Fitness Equipment We Travel With in our RV

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Okay. I know. I tell you all the time that you don’t really need any equipment in the RV to stay fit. You’ve already got the best piece of exercise equipment…your own body!

So this post sort of goes against that message; flip-flopping on my fitness advice.

But sometimes, a fitness tool or two can shakes things up. It can make your workouts more interesting and might even give you that kick in the bootie you need to get up and get exercising.

Stefany Adinaro Fit RV Moab Utah Colorado River

Because, I get it, exercise can be such a mind game, ESPECIALLY when we’re out traveling. And when the mind starts playing the lazy game or the make-excuses game, it helps to have an arsenal ready to beat yourself at your own game.


Here’s what we carry in our RV “Lance”:


  1. Resistance Bands.

I just can’t say enough good stuff about traveling with a resistance bands kit.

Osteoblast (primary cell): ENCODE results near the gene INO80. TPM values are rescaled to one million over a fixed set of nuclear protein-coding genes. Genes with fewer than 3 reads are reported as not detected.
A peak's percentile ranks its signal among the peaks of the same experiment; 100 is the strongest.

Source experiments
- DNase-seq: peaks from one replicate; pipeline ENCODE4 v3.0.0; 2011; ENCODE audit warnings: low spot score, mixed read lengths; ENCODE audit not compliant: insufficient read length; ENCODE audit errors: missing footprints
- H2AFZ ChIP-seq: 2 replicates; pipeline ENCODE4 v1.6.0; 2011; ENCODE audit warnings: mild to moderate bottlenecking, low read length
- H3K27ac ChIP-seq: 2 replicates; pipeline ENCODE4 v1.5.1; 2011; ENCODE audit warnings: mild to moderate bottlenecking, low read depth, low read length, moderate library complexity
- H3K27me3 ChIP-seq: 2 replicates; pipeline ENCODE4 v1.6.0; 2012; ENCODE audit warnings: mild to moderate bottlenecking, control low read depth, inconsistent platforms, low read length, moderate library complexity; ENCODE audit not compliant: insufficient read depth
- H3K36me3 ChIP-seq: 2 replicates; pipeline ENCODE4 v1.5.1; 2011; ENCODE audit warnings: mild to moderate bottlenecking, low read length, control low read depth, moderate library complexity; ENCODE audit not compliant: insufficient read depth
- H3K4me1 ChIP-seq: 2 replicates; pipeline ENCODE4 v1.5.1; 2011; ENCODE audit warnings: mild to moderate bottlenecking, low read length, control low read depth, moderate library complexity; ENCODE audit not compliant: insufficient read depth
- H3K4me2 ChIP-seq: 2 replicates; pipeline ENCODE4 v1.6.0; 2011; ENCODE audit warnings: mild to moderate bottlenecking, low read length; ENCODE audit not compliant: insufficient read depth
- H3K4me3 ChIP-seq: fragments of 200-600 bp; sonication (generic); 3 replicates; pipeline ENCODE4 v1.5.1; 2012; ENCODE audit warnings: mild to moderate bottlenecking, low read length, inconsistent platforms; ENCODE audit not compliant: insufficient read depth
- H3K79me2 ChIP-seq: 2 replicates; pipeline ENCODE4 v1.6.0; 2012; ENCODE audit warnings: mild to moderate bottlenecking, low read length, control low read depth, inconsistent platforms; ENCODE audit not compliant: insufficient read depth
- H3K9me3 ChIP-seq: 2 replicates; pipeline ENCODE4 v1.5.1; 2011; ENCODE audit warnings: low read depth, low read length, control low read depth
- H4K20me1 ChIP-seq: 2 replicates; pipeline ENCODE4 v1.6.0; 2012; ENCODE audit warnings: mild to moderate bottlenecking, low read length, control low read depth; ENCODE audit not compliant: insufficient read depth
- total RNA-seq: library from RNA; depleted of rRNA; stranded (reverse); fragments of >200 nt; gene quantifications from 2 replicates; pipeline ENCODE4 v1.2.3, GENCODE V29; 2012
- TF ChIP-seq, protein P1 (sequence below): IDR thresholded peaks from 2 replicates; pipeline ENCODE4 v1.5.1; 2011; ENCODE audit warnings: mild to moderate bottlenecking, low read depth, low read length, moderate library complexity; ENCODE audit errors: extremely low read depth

Bodylastics Resistance Bands Kit at the Fit RV

The exercise possibilities are endless with bands, especially if your kit comes with an anchor mount— a nylon strap that allows you to attach your bands to a sturdy object, like a pole or railing like you see in the first pic above. Our favorite resistance bands kits are by Bodylastics. Their bands actually have a safety feature in case they were to break. There’s a cord that runs through each band that would stop it from snapping back and hurting you. I had a band of another brand snap on a client once. Of course, it had to hit her eye. It instantly swelled and wasn’t pretty. Bands do break, gang. But with Bodylastics, you don’t have to worry. They also come in a nice storage bag, and you get a giant poster filled with pictures of exercise suggestions!

I have no affiliation to Bodylastics, I just truly prefer that brand. And if you need some ideas for exercises you can do with resistance bands, I’ve got a bunch right here; so either hit the “Workouts” tab or use the search bar to find them.

Resistance Bands Equipment Traveling RV


  1. TRX.

The TRX took the fitness world by storm over a decade ago, and is still one of my most favorite fitness toys of all time.

TRX outdoors tree Fit RV